The total value of farms sold in Gippsland last year was just under $400 million, while more than 300 hobby farms were sold in the region, according to the latest report from Victoria’s Valuer-General.
A total of 570 primary production properties valued at $393.5 million were sold in Gippsland’s six local government areas, according to the report, A Guide to Property Values 2016.
These were Bass Coast (44 sales, $45.6 million), Baw Baw (100, $95.6 million), East Gippsland (95, $45 million), Latrobe City (33, $22.3 million), South Gippsland (119, $88.4 million) and Wellington (180, $96.2 million).
In the residential rural lifestyle category (hobby farms), the totals were Bass Coast 32, Baw Baw 66, East Gippsland 128, Latrobe 33, South Gippsland 67 and Wellington 75#The average (mean) size ranged from 1.9 hectares to 3.9 hectares.
The median (middle) sales price was Bass Coast $320,000; Baw Baw $246,750; East Gippsland $ 137,000; Latrobe $164,000; South Gippsland $200,000; and Wellington $140,000.
The dominant primary production sales category was mixed farming and grazing (239), followed by beef (88) and dairy (33).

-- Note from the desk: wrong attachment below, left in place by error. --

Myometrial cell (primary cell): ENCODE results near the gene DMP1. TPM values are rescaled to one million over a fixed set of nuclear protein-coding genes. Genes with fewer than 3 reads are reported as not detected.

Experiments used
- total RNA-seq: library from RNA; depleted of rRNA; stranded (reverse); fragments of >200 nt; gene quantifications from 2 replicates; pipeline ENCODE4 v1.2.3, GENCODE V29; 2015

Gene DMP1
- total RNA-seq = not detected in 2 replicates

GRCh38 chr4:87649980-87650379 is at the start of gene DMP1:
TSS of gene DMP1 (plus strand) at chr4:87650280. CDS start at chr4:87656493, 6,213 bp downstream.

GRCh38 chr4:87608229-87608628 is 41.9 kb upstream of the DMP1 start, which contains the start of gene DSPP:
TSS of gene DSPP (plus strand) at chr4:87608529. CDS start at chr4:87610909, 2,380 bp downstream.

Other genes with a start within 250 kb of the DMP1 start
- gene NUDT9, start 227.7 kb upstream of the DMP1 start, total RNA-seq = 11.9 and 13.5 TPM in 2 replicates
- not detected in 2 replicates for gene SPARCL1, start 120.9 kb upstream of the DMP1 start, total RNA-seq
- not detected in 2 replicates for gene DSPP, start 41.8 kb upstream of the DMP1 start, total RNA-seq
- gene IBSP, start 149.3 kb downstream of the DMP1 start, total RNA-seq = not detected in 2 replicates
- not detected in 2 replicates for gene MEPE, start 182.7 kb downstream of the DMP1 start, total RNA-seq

The exception was East Gippsland, where domestic/ livestock grazing (40) predominated, closely followed by mixed farm and grazing (37).
Wellington was also an anomaly, with mixed farming being divided between mixed farming and infrastructure (46), mixed farming no infrastructure (27) and mixed farming and grazing (71)
Across Victoria as a whole compared with 2015, the Valuer -General Robert Marsh said the total value of primary production farm sales decreased by 5.3 per cent from $2.87 billion to $2.72 billion in 2016.
Similarly, the total number of sales fell 11.9 per cent from 3896 in 2015 to 3434 last year
However, despite this fall in total volume and value, average farm prices went up.
Over 2016, Victorian farm prices grew faster than Melbourne houses and apartments#Farms rose by 7.4 per cent on average compared with 5.8 per cent in the median Melbourne house price and a 1.4 per cent rise in Melbourne units.
Some of this price rise is believed to be due to the record prices paid for farms on Melbourne’s urban fringe by property developers and land bankers for future housing and commercial estates.
The report showed a 13 per cent rise in primary production property prices in metropolitan Melbourne.
The average rural price gain outside the city in rural Victoria was six per cent, a reflection of demand for high-quality properties across beef, dairy, vineyards and horticulture.
Victorian farm prices also outperformed commercial and industrial property, which gained on average 5.3 per cent in Melbourne and 4.5 per cent across the state.